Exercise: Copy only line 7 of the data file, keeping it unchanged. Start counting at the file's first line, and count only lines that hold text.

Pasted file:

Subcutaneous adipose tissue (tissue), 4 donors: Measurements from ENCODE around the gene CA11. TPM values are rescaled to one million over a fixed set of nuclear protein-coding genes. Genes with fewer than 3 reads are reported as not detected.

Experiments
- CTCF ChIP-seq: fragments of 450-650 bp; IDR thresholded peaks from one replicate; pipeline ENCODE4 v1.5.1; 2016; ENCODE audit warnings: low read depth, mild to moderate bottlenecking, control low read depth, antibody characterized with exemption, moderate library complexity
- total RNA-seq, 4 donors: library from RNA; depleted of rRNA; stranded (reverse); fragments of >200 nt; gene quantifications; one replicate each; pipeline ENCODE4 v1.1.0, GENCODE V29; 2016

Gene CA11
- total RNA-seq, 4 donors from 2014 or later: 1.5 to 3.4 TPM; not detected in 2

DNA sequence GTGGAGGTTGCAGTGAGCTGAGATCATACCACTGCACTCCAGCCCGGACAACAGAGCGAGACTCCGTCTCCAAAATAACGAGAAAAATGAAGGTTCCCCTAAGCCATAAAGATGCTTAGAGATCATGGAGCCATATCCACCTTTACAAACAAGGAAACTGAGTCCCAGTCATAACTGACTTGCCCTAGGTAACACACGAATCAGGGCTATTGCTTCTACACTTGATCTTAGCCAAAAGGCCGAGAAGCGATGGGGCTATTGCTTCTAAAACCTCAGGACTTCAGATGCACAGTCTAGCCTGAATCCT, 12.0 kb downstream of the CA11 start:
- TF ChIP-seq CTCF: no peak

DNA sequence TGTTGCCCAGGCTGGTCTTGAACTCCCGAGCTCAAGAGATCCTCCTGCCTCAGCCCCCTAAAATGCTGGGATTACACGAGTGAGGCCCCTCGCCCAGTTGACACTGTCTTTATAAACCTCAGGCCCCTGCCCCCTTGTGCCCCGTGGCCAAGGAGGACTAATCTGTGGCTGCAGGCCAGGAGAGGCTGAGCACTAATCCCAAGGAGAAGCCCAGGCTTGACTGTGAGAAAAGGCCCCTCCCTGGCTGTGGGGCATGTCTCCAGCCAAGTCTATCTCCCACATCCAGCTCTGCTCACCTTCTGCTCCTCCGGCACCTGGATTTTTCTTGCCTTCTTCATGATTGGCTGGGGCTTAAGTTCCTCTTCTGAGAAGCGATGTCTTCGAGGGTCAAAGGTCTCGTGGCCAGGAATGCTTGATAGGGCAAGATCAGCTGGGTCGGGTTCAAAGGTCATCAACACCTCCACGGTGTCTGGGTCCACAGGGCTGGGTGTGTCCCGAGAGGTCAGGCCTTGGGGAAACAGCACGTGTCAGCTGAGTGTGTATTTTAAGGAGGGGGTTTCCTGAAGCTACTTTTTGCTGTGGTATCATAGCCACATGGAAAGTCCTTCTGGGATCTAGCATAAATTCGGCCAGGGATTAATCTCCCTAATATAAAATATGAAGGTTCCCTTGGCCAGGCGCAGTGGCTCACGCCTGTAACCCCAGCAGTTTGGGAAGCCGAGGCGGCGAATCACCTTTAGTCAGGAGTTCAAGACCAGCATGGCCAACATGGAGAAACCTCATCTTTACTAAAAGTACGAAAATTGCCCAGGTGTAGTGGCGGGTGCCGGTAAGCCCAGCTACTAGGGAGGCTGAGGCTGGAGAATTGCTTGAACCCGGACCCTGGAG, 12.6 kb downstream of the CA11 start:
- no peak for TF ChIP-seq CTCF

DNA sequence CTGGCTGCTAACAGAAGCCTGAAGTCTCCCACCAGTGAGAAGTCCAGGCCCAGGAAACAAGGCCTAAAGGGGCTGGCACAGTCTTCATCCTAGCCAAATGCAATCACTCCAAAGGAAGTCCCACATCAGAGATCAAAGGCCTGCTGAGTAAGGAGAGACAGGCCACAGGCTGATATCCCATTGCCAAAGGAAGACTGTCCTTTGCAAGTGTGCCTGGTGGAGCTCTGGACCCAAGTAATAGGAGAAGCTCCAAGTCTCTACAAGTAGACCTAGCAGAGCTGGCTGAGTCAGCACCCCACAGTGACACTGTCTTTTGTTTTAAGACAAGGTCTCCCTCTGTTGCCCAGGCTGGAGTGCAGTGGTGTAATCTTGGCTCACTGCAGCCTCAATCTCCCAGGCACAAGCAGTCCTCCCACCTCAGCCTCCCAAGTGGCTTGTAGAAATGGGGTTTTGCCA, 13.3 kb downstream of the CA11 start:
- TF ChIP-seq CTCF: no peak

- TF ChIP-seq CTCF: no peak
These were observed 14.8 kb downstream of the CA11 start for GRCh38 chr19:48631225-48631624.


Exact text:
DNA sequence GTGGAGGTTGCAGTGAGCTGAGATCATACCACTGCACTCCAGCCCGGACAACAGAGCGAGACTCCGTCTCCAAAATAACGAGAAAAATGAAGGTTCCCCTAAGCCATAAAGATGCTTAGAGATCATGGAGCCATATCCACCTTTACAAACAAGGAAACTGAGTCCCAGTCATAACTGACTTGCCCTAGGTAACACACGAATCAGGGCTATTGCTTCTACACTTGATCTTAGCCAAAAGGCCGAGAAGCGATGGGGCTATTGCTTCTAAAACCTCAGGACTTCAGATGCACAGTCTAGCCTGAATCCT, 12.0 kb downstream of the CA11 start: